Source: NaturalNews.com
Isabelle Z.
July 13, 2016

As summer kicks into full swing, gardens everywhere are overflowing with fruit and vegetables. If you’ve been looking for creative ways to use summer produce, the American Institute for Cancer Research has published five of its most popular cancer-protective recipes that can help you beat the heat, while taking advantage of the plethora of great fruits and vegetables that are currently in season.

Breakfast berry parfait

First up is their Breakfast berry parfait, which can help you start out your day with an all-important punch of protein. It also has important compounds that fight cancer, such as vitamin C and a phytochemical known as ellagic acid. The best part of this recipe is its adaptability. It will taste just as good if you need to make it ahead of time, and you can easily transport it to work or wherever you happen to eat breakfast – although it also makes for a great snack. You can also switch out the berries as needed.

Shrimp fajitas

Another winner is the AICR’s satisfying Shrimp fajitas recipe. This dish is great for a cookout, and it uses a marinade before grilling, which has been shown to help reduce carcinogen formation. The shrimp is lightly spiced to give it just the right amount of edge, while the sweet grilled peppers and onions balance the dish out nicely. It’s also low in calories, which is important for maintaining a healthy weight – another way to protect against cancer!

Southwestern bean salad

Cold salads are the ideal side on a hot day, and they’re also highly convenient for picnics and beach outings. This Southwestern bean salad recipe uses black beans as its base on account of their high amounts of protein and cancer-fighting flavonoids and fiber. This colorful salad is kid-friendly, and children can even get it on the act by helping to mix the ingredients – just make sure an adult takes care of chopping the peppers and carrots it contains!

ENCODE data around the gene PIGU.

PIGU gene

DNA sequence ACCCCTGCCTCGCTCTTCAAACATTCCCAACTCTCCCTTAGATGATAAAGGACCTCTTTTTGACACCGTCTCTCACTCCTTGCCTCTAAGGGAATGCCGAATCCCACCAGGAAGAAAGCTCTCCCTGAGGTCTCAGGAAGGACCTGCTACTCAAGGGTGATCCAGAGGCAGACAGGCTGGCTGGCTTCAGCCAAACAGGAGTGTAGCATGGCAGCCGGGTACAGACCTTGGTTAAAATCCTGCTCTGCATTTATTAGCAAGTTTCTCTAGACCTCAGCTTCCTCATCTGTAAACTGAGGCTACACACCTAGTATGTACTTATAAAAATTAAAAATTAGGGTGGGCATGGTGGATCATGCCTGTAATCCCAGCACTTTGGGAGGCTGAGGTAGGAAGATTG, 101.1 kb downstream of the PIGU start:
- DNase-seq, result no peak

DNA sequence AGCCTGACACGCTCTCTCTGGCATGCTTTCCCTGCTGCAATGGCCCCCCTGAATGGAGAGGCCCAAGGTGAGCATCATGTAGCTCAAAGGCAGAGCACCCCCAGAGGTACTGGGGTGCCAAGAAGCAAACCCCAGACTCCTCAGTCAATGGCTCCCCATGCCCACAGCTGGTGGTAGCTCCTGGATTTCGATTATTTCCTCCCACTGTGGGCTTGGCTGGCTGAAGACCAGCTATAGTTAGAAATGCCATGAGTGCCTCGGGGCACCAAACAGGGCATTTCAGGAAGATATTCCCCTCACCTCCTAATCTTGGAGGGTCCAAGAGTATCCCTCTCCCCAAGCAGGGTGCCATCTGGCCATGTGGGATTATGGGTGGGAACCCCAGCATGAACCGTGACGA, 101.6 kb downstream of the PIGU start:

Grilled panzanella

Panzanella is a memorable side that not many people have heard of, but is almost universally liked. It’s a bit of a departure from the norm, yet it is accessible enough that most people will be willing to try it. The AICR’s healthy version of this dish makes use of whole grain bread that is lightly toasted. It’s packed with cancer-fighting vegetables like red pepper and tomato, as well as basil and garlic, and it serves as the perfect counterpoint to grilled fish. Olive oil provides a dash of healthy fat.

Kale frittata with tomato and basil

A frittata is a versatile egg-based dish that is just at home at brunch as it is on your dinner table. It’s also a great option if you’re looking for a healthy meal that can feed a crowd. The recipe calls for kale, which is rich in carotenoids, as well as tomatoes. However, creativity is encouraged, as nearly any vegetable will work in this dish. There are lots of ways to make a frittata, but this Kale frittata with tomato and basil recipe cleverly incorporates a light broiling in the oven as the final step to enhance its great flavors.